Too busy? Maybe it’s busyness

Being busy isn’t so much a problem as it is part of life. Being busy can’t disappear, because there is always more to be done: more emails, more meetings, more laundry or dishes, more bills. It never ends.  So if that’s the problem, then there is no solution. But being being busy is not the same as busyness.

Busyness is the problem. You’re seeing your role in life is a firefighter, responsible 24/7 for extinguishing all the small fires in your area, and you have nothing left to deal with the big ones that are truly life-threatening. Everything has become an urgency. You believe you are saving the day and keeping everyone safe and alive, with each fire a potential catastrophe and impossible loss to be averted and controlled. But is this true?

In life, a firefighter approach is exhausting and not particularly effective: whether it’s forgetting your lunch, checking emails or a nuclear holocaust, it’s all on the same level. It’s all churning around in your head, and there is no clear prioritizing or triage. And that is the problem with busyness: you lose track of what’s truly important, of what really matters, as you try to do everything. It’s an impossible task. It’s exhausting.

Sometimes, we forget that we can’t bypass life truths. Not only is being a firefighter in life or at work impossible, it’s counter-productive. It’s unsustainable, and it’s poor leadership. A responsible person makes good decisions by distinguishing what truly matters from what doesn’t, and prioritizing what matters most. In basic-101 life truths, this means that you matter more than your to-do list, because if you aren’t around, your to-do list won’t get done. Your priorities this week need to reflect that you too matter. And sometimes, we forget that we can’t bypass truths. You need to stop looking at life like a firefighter giving your all, and start looking at it from a fire marshall perspective: prioritize, protect, prevent, plan and place.

So what can you do to control busyness? Prioritize, protect, prevent, plan and place. Wishing and hoping for less fires in your life? You’ll have to take a close look at priorities, demands, expectations and urgencies.  The first step: acknowledge that if you want different, you’ll have to think different and do different – unless you change perspective (from a firefighter role to being fire marshall) and do something different (thinking about change is never enough), nothing will change.  Next year will be a repeat of this year. You’ll be just as busy with busyness, and getting more exhausted, wishing for less fires and more time.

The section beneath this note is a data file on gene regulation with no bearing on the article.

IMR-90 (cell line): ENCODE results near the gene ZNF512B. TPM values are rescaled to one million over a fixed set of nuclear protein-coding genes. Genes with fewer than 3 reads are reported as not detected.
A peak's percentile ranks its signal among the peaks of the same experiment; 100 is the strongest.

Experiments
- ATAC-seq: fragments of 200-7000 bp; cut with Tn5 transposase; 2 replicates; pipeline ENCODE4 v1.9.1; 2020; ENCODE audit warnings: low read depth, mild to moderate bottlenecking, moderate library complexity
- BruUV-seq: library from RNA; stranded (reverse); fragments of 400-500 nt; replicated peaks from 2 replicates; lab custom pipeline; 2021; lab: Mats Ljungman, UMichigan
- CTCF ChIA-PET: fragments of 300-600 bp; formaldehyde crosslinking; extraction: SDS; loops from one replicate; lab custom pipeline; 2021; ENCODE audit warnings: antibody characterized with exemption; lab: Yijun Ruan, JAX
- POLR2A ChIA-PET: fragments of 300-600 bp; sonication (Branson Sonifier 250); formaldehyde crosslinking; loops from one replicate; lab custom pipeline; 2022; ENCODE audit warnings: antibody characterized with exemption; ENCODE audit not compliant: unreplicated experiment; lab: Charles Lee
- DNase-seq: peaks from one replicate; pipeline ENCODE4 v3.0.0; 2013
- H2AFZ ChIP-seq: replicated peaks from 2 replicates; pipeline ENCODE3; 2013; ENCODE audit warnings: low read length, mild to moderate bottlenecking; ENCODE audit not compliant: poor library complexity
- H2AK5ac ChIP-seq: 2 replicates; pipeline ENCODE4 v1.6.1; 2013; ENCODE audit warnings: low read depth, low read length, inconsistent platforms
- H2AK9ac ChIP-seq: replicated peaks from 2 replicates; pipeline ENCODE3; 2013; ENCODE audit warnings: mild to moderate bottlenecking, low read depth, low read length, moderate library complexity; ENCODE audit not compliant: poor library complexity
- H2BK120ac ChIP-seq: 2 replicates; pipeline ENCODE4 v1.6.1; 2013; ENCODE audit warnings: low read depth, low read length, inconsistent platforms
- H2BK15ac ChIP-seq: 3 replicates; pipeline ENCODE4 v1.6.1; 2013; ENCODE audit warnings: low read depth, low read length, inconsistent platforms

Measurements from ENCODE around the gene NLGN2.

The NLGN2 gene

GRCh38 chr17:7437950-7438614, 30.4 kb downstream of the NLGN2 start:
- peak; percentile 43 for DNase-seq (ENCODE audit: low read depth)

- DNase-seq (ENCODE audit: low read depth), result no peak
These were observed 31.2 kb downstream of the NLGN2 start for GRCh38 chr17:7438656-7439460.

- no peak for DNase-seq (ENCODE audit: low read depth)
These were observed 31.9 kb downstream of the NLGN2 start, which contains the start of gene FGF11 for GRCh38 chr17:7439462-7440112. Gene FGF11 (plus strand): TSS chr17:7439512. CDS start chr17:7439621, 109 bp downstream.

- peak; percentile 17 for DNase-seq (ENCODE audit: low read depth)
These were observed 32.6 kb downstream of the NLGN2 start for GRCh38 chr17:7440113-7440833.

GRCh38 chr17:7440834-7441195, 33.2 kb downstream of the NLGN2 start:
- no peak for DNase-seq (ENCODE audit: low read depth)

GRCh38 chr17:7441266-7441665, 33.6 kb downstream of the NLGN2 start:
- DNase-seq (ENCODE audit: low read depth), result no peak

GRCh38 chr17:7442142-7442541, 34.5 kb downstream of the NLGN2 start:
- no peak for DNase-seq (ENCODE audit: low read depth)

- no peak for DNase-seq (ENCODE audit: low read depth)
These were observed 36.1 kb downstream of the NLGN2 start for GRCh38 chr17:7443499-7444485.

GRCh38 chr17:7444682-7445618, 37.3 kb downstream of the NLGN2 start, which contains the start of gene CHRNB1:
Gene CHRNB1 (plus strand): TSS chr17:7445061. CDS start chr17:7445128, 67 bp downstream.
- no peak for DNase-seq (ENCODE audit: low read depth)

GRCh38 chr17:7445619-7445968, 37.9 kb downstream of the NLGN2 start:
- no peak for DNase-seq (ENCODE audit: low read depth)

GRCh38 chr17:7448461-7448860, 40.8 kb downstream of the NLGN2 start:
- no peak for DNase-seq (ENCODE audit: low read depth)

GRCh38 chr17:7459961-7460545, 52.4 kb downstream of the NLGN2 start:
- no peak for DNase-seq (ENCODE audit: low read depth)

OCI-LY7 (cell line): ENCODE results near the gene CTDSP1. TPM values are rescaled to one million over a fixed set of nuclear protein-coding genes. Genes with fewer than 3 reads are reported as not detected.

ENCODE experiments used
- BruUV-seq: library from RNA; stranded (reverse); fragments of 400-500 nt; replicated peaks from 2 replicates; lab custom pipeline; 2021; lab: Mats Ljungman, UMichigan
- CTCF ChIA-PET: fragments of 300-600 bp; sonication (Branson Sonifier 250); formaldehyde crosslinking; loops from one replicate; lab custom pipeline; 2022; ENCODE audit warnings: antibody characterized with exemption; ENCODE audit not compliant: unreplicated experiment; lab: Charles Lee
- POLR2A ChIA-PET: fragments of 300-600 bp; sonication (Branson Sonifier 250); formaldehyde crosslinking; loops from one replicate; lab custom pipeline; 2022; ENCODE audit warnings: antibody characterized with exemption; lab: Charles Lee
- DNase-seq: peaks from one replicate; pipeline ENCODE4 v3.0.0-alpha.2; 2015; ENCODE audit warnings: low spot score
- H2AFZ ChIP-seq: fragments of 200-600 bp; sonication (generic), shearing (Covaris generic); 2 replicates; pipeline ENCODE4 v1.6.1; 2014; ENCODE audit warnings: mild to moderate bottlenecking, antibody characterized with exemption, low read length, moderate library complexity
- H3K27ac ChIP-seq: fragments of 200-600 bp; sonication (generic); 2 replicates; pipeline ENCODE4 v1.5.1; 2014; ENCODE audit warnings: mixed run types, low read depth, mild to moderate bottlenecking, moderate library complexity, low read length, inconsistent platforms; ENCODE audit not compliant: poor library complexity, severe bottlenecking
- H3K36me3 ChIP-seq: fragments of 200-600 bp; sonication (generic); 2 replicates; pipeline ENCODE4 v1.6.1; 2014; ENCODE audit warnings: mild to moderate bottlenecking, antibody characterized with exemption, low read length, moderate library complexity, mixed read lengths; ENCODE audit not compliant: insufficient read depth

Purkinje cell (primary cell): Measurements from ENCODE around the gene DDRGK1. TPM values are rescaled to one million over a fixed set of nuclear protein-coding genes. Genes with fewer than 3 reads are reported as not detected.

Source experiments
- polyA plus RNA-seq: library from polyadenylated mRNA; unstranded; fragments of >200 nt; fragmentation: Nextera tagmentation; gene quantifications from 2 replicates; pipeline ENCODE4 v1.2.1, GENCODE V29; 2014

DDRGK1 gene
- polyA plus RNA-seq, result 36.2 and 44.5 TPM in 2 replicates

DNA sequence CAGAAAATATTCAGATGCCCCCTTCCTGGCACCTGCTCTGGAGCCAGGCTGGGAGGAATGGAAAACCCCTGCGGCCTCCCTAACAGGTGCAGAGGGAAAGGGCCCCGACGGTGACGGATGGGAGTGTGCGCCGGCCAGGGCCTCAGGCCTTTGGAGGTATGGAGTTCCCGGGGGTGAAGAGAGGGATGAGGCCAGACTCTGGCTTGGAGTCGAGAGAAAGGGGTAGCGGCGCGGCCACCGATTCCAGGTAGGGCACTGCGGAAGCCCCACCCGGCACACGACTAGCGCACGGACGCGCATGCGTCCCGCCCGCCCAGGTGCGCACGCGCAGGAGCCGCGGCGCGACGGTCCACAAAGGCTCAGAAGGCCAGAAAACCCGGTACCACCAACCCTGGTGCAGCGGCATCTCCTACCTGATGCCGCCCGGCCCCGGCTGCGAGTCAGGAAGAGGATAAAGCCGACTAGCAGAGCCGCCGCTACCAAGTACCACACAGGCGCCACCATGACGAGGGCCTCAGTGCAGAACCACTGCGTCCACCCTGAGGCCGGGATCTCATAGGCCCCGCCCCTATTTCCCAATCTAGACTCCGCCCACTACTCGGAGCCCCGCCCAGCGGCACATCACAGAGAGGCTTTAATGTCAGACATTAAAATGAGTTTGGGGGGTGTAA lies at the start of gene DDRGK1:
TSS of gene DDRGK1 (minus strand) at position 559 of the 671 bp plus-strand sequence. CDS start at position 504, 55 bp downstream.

If you want to stop being a firefighter, and start being a fire marshall in your life, you need to make new choices. The best way to start is to try a few suggestions from the list below, and integrate them systematically this week – instead of wishing and waiting for life to slow down (it won’t).

Clean up the small brush so it doesn’t catch fire

Compare your priorities with your schedule this week. Identify the big pieces, declutter what’s less important, what doesn’t belong to you, and what’s is wishful thinking (such as trying to fit a 10-hour workday into 7.5 hours)

  1. Say no to a meeting invite
  2. Remove one lesser meeting from your schedule
  3. Take yourself off the c.c. list for one meeting and one email

Keep clear zones to prevent brush fires

  1. Clear 30 minutes in your workday to prioritize, plan, place and prevent
  2. Declutter one hour from your schedule this week; reassign it to work on a project you’ve been postponing
  3. Don’t take on what’s not yours to deal with: your own fires are enough

Protect your firefighters so they’re ready to deal with big fires

  1. Declutter demands: What matters most?  What’s not important?
  2. Triage out: not everything is a priority; and not everything is “urgent”.
  3. Spread out demands and responsibilities more evenly – and this includes yours too
  4. Stop delegating more to your strongest firefighters: they’re your most important asset, and the most at risk for burn out

Identify high-risk areas

  1. What’s the next big priority for next month?
  2. What do you tend to forget or minimize?
  3. What do you always postpone, hoping it’ll disappear?
  4. What’s recurrent and that you tend to minimize (budget, performance reviews, taxes, school year)?

Don’t burn yourself out

  1. Take your full lunch break to rest/refuel: this is a No Work zone
  2. Contain work to work hours: stop believing you’ll finally get on top of your list (life is not that way)
  3. Close shop: leave space for you to rest and keep energy and drive for your own life
  4. Give responsibility to who it belongs: whether it’s your colleague, your boss or your teenager. Don’t make their to-do list yours.

The point is to work on lessening the possibility of having too many fires to deal with, and burn out. Start thinking proactively about what really matters and what doesn’t.  Stop believing that your job is to be on 24/7.  Fighting all the fires all the time doesn’t make you more accomplished, a better leader or a more responsible parent, it makes you burn out.

Remember, you’re a fire marshall, not a firefighter.


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